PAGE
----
So far, Brian was not enjoying his Saturday evening.
“I understand you were reprimanded for shoplifting, Brian?”
Brian opened and closed his mouth. How did he fucking know that? “It… it was only a marble. I was in a fish store and I was… sort of holding it in my hand and…”
Rachel’s father looked back at him pleasantly, right ankle crossed over the left, leaning with one arm atop the mantel. “Say no more. These things happen.”
It really had just been a marble. And he’d been twelve years old, and his mom had gone through the checkout and he’d forgotten he was holding it until suddenly he was outside the door and still holding it and one of the shopkeepers was just staring at him. It was a stupid story. Brian fidgeted in his seat, and Rachel’s father shifted his weight to match, re-crossing his ankles. It was eerie.
But Brian decided he’d take the movement, gladly, because Rachel’s other father, the one standing in the doorway to the kitchen, hadn’t moved a single centimeter in ten whole minutes.
Brian kept his attention on the one by the fireplace, the one who’s accent didn’t match Rachel’s. “I didn’t, uh. Didn’t catch your first name, sir. Mr. Eames.”
The British one smiled, silky as a snake. “Oh, I don’t have one.”
That smile was definitely not reaching his eyes. Brian had heard people say that kind of thing, read about it before, but he’d never actually seen it put into practice, and it was a little horrifying. He rubbed at the tops of his thighs absently, saw those gray-green eyes flick down, and stopped immediately.
“Brian, may I ask you another question?”
Brian spun toward the kitchen doorway, unable to help it. Seventeen seconds, seriously, he’d counted, and every time, exactly seventeen seconds after he himself had stopped speaking— “Huh?”
“May I ask you another question?” Slower. Pointed. Every damn time this guy spoke it jerked at him like a fist wrapped at the top of his spine, shaking him like a baby cat.
“Sure. Sure, uh—” Arthur, Rachel had said it was Arthur, but— “Uh, Mr. Eames,” he tried.
The man’s face somehow went very cool without any notable shift. “That’s not my name.”
“Call him Arthur, love,” offered the one by the fireplace. He had started to pace, slowly, back and forth along that side of the room. Just a constant, quiet movement. Brian swallowed.
In the kitchen doorway, Arthur lifted his eyebrows and Brian wracked his brains, terrified he’d already been asked the question in… in question, but then—
“Imagine you’re in an empty room and there is a fork, a flower, and a glass of milk. Which one do you choose?”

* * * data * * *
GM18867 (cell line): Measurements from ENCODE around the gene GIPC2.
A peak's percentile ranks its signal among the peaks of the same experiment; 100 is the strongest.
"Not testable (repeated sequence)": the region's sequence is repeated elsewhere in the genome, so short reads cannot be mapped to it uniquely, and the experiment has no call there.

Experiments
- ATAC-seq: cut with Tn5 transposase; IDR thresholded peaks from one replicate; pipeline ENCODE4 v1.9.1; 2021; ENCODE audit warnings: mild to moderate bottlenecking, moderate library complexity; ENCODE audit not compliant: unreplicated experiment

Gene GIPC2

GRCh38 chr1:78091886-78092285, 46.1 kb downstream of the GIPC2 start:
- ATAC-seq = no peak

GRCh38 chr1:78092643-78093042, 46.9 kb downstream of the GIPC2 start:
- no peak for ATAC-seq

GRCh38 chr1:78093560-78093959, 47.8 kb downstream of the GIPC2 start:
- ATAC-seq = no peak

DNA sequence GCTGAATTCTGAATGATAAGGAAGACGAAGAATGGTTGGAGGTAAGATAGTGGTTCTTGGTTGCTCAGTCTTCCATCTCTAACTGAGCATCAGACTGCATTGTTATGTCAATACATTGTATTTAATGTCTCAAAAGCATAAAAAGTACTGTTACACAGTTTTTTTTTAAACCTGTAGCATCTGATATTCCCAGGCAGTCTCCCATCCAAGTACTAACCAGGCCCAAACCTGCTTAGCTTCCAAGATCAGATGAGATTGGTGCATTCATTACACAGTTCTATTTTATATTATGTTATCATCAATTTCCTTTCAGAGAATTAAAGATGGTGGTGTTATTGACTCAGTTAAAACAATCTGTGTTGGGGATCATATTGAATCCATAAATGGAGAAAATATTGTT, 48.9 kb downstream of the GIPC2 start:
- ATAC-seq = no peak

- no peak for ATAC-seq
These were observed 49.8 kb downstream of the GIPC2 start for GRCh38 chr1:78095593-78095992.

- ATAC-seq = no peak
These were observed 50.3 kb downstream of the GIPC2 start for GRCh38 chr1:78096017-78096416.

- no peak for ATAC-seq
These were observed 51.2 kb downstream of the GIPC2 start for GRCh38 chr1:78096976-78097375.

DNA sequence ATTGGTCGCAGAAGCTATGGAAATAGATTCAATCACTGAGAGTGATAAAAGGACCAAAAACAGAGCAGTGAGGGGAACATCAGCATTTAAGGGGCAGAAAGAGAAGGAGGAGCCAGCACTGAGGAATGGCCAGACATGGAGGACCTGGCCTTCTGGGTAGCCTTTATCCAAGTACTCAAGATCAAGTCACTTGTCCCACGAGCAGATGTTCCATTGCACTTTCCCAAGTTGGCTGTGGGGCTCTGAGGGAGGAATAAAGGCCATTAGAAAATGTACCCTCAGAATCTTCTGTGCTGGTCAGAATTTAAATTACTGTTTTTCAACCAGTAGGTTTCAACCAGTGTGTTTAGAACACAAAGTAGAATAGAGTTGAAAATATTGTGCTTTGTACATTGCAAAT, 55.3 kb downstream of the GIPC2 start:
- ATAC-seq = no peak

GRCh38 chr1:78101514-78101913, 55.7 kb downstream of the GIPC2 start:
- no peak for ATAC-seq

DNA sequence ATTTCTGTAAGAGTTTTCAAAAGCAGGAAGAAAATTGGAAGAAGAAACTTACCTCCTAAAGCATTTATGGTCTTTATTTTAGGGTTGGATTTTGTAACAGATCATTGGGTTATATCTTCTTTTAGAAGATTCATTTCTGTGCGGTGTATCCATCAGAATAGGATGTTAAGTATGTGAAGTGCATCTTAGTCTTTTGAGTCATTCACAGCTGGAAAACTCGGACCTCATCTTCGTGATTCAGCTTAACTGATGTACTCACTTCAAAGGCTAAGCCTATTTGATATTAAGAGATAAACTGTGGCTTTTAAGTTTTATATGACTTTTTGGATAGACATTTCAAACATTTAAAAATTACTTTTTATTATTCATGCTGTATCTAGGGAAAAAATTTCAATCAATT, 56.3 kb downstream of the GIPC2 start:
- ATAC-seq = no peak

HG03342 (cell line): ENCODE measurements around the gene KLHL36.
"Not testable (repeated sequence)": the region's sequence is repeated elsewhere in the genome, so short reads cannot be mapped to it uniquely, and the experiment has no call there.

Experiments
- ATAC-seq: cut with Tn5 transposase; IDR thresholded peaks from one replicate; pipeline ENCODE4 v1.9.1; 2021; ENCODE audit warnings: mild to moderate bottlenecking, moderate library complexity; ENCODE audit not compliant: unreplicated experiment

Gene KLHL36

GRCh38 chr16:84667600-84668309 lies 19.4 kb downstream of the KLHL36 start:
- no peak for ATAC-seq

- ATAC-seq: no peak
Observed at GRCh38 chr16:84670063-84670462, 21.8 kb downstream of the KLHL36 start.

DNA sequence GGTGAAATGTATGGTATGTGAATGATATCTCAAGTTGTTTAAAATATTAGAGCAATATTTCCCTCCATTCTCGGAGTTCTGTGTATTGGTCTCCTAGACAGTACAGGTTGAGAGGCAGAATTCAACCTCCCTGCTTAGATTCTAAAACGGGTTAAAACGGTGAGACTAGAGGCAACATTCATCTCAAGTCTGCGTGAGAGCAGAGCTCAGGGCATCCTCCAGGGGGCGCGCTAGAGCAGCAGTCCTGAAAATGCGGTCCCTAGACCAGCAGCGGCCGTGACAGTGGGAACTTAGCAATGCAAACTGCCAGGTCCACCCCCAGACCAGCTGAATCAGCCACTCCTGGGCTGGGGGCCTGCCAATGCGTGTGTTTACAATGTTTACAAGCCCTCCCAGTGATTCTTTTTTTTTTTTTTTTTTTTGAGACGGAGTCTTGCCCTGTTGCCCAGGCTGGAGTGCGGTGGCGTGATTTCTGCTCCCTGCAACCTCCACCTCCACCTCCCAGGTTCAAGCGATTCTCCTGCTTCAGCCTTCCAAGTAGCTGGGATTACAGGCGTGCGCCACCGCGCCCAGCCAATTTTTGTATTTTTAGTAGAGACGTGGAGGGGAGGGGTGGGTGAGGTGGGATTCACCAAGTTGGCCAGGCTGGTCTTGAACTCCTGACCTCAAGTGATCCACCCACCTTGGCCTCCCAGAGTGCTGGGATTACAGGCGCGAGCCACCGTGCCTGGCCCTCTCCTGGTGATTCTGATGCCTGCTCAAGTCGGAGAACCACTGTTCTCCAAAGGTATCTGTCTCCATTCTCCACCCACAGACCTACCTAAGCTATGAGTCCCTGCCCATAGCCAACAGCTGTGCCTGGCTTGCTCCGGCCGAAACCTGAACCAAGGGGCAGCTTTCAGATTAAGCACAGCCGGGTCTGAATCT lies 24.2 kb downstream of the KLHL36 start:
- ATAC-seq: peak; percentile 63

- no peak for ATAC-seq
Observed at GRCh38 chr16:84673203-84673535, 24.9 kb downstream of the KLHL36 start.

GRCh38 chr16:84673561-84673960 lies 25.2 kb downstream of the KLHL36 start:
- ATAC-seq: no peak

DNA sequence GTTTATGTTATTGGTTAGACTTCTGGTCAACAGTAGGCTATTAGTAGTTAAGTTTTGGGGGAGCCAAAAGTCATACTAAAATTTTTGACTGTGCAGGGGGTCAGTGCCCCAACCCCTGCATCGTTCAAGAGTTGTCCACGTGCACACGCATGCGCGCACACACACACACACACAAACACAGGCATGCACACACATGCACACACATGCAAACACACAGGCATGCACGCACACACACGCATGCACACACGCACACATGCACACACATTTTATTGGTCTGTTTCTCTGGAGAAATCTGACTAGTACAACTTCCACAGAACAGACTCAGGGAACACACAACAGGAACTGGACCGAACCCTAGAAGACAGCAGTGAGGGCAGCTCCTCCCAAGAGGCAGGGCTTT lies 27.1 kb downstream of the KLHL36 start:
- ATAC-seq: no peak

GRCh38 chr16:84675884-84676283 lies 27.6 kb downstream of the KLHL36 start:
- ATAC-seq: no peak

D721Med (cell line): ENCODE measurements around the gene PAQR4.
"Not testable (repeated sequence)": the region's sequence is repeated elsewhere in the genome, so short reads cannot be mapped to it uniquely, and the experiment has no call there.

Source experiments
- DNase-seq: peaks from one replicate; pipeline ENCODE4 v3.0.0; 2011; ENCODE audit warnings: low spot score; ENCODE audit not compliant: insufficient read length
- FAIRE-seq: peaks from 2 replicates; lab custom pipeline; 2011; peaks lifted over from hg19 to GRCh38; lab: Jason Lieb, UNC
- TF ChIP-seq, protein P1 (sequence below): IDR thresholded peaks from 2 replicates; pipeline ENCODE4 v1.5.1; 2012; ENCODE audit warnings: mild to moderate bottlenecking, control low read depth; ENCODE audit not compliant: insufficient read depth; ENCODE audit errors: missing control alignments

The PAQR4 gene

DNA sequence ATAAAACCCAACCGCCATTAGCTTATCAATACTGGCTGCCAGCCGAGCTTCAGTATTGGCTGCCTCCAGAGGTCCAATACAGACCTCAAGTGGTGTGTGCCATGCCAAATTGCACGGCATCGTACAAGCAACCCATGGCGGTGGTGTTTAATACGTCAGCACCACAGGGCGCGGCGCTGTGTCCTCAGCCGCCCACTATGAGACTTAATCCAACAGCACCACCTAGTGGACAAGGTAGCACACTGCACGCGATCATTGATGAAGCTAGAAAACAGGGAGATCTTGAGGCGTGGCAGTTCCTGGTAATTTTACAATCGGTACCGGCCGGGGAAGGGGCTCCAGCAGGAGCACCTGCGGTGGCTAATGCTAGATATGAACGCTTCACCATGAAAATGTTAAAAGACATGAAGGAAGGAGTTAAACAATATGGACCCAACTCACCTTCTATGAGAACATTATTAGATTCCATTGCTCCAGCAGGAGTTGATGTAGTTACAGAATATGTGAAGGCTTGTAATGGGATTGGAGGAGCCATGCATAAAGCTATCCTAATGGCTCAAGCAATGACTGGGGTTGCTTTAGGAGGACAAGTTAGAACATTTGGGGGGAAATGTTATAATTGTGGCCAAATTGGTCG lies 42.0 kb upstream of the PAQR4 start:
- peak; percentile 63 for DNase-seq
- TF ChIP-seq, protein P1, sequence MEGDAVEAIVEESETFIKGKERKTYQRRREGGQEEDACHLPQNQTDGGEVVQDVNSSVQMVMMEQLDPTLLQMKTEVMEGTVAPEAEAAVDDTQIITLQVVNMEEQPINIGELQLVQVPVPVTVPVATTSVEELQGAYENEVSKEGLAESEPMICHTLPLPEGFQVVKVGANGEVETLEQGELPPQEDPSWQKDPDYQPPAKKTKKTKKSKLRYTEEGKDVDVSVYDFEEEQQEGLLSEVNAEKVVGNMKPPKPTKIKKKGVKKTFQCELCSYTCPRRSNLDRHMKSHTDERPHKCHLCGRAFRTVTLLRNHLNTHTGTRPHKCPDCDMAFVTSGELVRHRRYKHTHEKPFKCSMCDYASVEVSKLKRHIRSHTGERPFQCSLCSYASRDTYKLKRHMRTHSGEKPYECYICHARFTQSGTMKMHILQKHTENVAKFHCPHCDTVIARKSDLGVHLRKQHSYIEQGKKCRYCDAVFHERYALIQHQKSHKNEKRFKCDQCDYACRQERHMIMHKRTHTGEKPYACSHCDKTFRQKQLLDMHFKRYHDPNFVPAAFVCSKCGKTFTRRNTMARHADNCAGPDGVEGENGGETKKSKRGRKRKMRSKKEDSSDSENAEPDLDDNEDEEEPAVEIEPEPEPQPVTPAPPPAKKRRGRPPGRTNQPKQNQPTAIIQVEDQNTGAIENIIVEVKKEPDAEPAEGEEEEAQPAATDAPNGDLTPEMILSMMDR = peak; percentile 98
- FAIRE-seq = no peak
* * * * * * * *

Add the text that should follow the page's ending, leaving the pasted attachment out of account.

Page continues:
Brian gaped. Honest to god. “What?”
Arthur just stared at him. Mr. Something Eames was also staring at him as he walked, expectant. Always pleasantly expectant. Like Brian owed him something he was overdue to collect. Brian wished he’d paid better attention during the quarter on philosophy in English last year, because this sounded kind of like that, but most of that was Freudian and he wasn’t entirely sure there was a right answer when things were Freudian and one was chatting with one’s date’s dads.
But… Well, he’d probably want to keep his strength up. Right? “Uh, the milk?”
No discernible reaction, except for a very slow, very assessing dip of Arthur’s chin. Brian gulped, and Rachel’s other dad laughed.
“Haven’t heard that one in a while, have we, darling?”
And then, silence, like it should be comfortable, and it really, really wasn’t. Brian resisted taking a peek at his watch. Oh, god, where was Rachel? Wasn’t she ready yet? He knew better than to ask. He’d read that whole ‘Ten Simple Rules For Dating My Daughter’ chainmail thing online. He’d always foolishly thought it was hilarious.
“Any history of mental disorders in your family?” Arthur inquired.
“Um.” Brian’s brain was seriously congealing. He must be positively bug-eyed by now and he couldn’t help it. “No?”
Seventeen seconds of utter stillness from one side of the room, pacing from the other, and— “Insomnia?”
Mr. Eames gave an emphatic grunt, turning and pointing one finger at his husband on his way past the bookshelf, then went back to stroking his lip with thumb and forefinger.
And watching. Pleasantly.
He jumped, spinning back to, to Arthur, his name was—He had a real human name, just like other normal people. Somehow, the knowledge wasn’t very comforting.
“I’m, uh. You mean me specifically?”
Mr. Eames flashed a quick grin. “We do like specificity.”
Brian could have sworn he heard Arthur snort, but when he looked, Rachel’s dad’s face was as still as stone.
“So.” Mr. Eames again. He continued to move, up and down the length of the hearth, but his gaze never left Brian’s face. “How did you meet our Rachel, then?”
“We have chemistry together.”
Mr. Eames’ eyebrows climbed. “Do you?”
Brian’s voice dried up, and he flushed hot. “Uh, I mean, we’re just, she was helping me with my notes and we got to talking. She’s, she’s really nice. Really great.”
“You’ve got a bit of a tic, there, Brian.” Mr. Eames pointed, just a wave of one finger. “Right corner of your mouth.”
Oh, fuck, it was doing it again. Brian almost mashed his knuckles against the offending muscle to stop it from jumping. Mr. Eames’ smile grew.
“I once had an acquaintance with just such a tic.” He tapped his lower lip thoughtfully. “Was a friend until he knocked me over the head with a vase and ran off with my safety deposit box.”
Brian might have choked.
“My most treasured possession was in there,” Mr. Eames continued, squinting at Brian. The tip of his middle finger traced a steady track along the rim of the mantel.
Brian desperately had to break the smothering silence. “Did, did you ever get it back?”
“I did,” Arthur said, and Brian was very sorry he’d asked.
A clacking on the wooden stairs heralded the arrival of the third family member, and Rachel hurried into the room in a blue peasant blouse, skinny jeans and high-heeled white sandals, the most gorgeous, welcome thing Brian had ever seen in his fucking life. He leapt up from the couch way too fast, nearly toppling headfirst over the coffee table, but they weren’t looking at him any longer.
“I’m ready, sorry! I couldn’t get the stupid sink to shut off again.”